Wednesday, 15 February 2012

A talking cure

This post started out as a question on how much our game life is an escape route from real life; but it's a debate well covered elsewhere and Zaboo pummelling real life into the ground probably sums it up sufficiently.

But I had been musing upon the post by another community member about hitting the doldrums and logging in merely run around a bit before logging out. And I know that feeling all too well. There was an entire spell where I would just log in, drive my speeder in idle laps around Tattooine, then log out again. Because, ofc, the essential thing about these games is that they should be fun; we should enjoy them - this isn't a job of work. And you do hit a point where you feel like you have to log in, and have to level up. And there's no better way of killing enjoyment of a game.

What makes an MMO something that I find time to play is the community. I log in to gather with my friends, to talk nonsense if I feel like it, or to be quiet in company if I feel like that instead. It's like being a regular at a much-loved pub; you can go to the bar and launch into cheerful conversation with your friends, or sit at a table at the back, supping a pint and staring into space. And if you want to be an antisocial bugger and go to a different pub around the corner, feel free – enjoy the peace and quiet. All options available.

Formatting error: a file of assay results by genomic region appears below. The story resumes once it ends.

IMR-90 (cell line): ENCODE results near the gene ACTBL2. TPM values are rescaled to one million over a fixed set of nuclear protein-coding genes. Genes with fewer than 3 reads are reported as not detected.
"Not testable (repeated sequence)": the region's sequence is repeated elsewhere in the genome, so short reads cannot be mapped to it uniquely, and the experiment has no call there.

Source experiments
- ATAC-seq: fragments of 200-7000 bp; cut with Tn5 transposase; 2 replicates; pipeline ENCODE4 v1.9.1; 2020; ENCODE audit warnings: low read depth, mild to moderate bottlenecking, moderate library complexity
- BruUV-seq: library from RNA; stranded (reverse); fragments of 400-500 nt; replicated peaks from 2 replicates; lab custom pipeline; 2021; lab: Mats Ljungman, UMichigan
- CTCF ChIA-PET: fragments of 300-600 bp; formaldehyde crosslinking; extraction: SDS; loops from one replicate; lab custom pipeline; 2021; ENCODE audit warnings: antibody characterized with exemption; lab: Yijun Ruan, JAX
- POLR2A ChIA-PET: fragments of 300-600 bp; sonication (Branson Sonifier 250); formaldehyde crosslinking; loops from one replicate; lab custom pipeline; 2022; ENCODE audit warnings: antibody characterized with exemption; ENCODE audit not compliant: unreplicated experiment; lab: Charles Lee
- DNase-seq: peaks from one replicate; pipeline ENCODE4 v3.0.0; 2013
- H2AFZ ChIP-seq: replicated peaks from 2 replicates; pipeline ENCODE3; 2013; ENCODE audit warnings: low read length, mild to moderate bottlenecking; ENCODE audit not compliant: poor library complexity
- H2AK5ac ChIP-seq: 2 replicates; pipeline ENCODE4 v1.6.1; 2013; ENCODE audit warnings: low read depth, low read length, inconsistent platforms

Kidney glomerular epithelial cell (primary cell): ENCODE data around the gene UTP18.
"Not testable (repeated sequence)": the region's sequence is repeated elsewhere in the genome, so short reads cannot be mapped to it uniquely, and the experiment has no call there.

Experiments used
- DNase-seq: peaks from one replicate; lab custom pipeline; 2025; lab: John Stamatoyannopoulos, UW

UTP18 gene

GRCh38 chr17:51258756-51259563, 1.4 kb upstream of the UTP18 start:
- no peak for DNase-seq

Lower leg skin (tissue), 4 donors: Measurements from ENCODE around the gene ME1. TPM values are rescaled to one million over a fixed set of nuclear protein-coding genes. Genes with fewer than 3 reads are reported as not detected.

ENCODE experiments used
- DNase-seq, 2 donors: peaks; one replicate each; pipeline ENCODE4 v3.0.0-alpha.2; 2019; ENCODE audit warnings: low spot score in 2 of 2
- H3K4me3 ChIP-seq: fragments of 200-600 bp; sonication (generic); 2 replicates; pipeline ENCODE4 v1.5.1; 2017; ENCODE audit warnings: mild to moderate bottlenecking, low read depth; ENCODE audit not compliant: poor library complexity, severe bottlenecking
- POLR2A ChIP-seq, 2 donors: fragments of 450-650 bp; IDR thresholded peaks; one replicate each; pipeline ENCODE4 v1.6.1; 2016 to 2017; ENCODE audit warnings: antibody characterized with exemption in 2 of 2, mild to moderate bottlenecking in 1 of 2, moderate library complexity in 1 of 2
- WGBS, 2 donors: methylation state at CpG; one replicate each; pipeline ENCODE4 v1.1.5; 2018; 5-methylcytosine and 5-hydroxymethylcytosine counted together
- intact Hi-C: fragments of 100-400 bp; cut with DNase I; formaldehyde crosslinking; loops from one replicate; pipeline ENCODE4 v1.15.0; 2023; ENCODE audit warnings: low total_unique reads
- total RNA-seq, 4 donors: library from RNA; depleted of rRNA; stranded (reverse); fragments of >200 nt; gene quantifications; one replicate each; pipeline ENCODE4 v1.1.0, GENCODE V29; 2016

However, I do have a difficult relationship with Ventrilo. As a tool, it is marvellously useful; but for a community it is both angel and demon. Yes, it makes huge difference to ease of communication and it definitely negates the likelihood of death by typing; but it does split us. By talking on Vent, we're only talking to part of the community, and another section is left out of the conversation altogether. And not being on Vent, doesn't necessarily mean that people want to be left out of the conversation - there are other reasons to do with surrounding external noise, game immersion, and labouring technology.

There's also the issue - to go back to the bar analogy - that sometimes you feel like you have to force your way into a conversation. At least at the pub, you can catch someone's eye, find out with a glance if you can join in or if this is a group-only discussion. It's not so easy on Vent; you can jump into groups to find the usual free-wheeling chat, or you can find very focused battle tactics. There are those among us who can happily channel hop with aplomb, but for others it is not so easy.

Groups form swiftly on voice-chat, and with the limited numbers needed for flashpoints in TOR, there's little need to call out beyond the voiced participants. Which again shifts the community into two tiers.

I'm not trying to argue that we should stop using Ventrilo. You can't put the genie back in the bottle. Perhaps a rather more Delphic 'Know thyself' and 'Nothing in excess'. Try to make use of all our channels of communication - forums, voice chat, guild chat, chat channels, whatever; mix it up a bit and nothing to exclusion.

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